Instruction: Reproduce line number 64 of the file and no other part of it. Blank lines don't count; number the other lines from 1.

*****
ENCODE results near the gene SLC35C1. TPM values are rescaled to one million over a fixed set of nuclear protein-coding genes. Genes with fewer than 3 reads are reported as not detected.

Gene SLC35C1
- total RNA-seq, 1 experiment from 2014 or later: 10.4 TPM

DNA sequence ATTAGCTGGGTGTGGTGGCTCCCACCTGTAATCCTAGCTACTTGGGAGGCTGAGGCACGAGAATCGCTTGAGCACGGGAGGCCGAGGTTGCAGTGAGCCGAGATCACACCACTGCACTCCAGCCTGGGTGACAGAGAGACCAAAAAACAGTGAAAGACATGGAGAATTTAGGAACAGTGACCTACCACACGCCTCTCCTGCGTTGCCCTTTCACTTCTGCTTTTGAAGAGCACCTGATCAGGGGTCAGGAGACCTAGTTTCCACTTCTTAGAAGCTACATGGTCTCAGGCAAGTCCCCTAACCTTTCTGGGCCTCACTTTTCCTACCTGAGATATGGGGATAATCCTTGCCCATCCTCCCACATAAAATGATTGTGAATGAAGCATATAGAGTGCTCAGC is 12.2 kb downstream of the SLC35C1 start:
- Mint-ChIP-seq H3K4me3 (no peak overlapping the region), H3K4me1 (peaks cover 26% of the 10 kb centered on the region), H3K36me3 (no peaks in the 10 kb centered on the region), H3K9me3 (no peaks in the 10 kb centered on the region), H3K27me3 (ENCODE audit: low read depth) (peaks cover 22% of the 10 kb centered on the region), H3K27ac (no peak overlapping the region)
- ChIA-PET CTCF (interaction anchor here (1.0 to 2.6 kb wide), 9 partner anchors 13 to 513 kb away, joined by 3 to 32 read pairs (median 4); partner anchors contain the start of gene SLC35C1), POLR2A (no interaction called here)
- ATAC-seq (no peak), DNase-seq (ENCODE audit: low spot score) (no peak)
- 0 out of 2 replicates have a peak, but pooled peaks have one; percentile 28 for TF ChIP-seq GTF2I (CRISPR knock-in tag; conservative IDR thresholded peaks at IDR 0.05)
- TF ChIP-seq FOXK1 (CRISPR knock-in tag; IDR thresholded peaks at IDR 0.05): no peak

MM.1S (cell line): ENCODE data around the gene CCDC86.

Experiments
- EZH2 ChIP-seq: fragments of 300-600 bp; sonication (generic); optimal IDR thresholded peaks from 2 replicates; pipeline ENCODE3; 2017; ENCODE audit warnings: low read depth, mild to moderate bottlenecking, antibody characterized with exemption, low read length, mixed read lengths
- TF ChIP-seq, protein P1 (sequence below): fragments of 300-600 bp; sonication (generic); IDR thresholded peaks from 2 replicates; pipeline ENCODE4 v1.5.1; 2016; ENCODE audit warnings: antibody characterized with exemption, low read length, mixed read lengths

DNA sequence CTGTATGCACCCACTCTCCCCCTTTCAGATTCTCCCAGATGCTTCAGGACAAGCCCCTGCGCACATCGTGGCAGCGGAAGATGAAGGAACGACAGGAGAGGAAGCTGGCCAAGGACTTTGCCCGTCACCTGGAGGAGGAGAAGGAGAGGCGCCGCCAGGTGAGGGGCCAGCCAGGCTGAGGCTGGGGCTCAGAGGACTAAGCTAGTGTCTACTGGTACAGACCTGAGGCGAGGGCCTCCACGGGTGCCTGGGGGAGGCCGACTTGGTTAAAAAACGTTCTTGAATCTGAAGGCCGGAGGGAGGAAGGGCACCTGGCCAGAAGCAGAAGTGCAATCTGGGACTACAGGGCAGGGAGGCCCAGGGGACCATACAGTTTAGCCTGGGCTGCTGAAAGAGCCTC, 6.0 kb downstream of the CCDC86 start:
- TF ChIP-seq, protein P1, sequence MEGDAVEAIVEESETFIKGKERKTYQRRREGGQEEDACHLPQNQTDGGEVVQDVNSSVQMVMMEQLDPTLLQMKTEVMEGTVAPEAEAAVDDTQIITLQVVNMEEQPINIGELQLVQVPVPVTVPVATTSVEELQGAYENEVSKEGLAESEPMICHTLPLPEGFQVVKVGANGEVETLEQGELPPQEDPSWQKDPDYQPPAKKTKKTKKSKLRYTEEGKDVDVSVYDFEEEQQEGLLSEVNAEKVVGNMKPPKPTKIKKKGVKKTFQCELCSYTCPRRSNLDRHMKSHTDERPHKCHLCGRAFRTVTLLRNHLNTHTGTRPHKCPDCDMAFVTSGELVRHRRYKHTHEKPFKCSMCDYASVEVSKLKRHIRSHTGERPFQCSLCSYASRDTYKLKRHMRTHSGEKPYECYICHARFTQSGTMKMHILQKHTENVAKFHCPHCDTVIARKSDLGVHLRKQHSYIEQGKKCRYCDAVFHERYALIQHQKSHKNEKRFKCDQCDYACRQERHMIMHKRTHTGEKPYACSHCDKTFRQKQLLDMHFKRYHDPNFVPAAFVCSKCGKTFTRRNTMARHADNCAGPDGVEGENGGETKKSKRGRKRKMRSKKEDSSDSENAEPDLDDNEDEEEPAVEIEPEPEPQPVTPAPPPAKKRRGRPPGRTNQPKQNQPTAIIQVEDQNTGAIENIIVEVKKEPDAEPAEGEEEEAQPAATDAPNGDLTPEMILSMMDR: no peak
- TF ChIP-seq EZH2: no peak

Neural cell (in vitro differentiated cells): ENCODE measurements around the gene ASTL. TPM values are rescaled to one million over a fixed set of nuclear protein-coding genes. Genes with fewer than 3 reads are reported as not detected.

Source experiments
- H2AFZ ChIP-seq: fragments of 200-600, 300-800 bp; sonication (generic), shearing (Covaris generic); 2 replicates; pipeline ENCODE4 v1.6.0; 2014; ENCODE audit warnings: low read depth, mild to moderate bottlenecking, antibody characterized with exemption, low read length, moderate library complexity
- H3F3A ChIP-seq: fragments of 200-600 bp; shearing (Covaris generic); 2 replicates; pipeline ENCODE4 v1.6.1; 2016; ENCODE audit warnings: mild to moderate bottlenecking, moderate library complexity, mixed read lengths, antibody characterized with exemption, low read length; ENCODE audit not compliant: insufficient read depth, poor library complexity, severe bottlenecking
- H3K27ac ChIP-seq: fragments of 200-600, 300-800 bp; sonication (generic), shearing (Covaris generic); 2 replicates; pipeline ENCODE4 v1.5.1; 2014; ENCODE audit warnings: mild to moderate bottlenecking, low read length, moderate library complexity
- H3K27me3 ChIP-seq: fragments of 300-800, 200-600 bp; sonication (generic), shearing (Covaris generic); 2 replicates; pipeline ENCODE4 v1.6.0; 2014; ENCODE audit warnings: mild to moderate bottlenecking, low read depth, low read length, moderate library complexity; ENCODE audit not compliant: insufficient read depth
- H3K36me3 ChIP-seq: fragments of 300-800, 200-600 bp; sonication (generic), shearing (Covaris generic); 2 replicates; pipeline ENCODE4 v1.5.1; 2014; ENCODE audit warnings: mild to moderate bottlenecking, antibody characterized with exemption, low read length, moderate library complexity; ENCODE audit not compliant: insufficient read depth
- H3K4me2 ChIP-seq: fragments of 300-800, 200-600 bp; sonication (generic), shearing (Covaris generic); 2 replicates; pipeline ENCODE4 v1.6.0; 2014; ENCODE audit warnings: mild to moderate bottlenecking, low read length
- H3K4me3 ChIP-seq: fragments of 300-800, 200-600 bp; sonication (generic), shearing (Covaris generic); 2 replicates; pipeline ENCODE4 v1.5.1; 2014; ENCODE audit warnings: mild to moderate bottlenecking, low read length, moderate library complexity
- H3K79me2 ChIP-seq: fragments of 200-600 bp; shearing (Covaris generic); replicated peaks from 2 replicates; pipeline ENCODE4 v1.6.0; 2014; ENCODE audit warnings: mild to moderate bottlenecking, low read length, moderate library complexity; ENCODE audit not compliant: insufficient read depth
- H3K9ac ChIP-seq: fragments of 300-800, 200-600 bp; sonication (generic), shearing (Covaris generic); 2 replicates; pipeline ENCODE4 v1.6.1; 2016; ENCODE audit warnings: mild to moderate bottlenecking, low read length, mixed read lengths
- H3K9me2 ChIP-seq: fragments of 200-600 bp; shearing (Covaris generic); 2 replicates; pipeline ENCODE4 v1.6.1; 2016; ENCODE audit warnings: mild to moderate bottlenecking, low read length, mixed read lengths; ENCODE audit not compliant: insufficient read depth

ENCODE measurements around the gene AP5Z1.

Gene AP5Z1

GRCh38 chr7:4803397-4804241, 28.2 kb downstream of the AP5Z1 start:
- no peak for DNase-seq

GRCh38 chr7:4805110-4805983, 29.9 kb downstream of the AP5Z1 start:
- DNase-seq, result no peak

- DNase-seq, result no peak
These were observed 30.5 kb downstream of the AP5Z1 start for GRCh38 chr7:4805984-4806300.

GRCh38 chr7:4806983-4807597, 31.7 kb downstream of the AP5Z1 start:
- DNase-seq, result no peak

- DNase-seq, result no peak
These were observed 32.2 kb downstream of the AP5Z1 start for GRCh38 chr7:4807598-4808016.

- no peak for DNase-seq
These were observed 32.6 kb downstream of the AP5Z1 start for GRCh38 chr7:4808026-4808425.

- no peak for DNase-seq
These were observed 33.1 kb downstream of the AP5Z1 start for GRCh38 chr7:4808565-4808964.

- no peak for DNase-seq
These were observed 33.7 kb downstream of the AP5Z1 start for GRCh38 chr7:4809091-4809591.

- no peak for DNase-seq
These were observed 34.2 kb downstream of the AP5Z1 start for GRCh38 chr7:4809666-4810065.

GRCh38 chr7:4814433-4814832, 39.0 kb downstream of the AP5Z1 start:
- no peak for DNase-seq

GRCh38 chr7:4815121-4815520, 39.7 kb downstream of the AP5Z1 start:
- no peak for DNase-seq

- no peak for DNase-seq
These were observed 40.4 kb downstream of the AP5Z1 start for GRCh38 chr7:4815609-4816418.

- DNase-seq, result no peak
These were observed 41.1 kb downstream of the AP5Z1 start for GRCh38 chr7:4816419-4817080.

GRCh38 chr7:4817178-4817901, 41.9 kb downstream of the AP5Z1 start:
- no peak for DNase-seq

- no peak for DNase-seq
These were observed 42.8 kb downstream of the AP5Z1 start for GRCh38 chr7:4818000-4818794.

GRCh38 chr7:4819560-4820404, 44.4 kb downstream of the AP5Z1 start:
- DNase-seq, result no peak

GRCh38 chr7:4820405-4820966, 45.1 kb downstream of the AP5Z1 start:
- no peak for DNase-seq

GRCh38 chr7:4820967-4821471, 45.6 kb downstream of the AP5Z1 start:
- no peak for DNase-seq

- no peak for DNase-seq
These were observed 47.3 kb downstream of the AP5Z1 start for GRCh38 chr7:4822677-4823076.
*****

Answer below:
- no peak for DNase-seq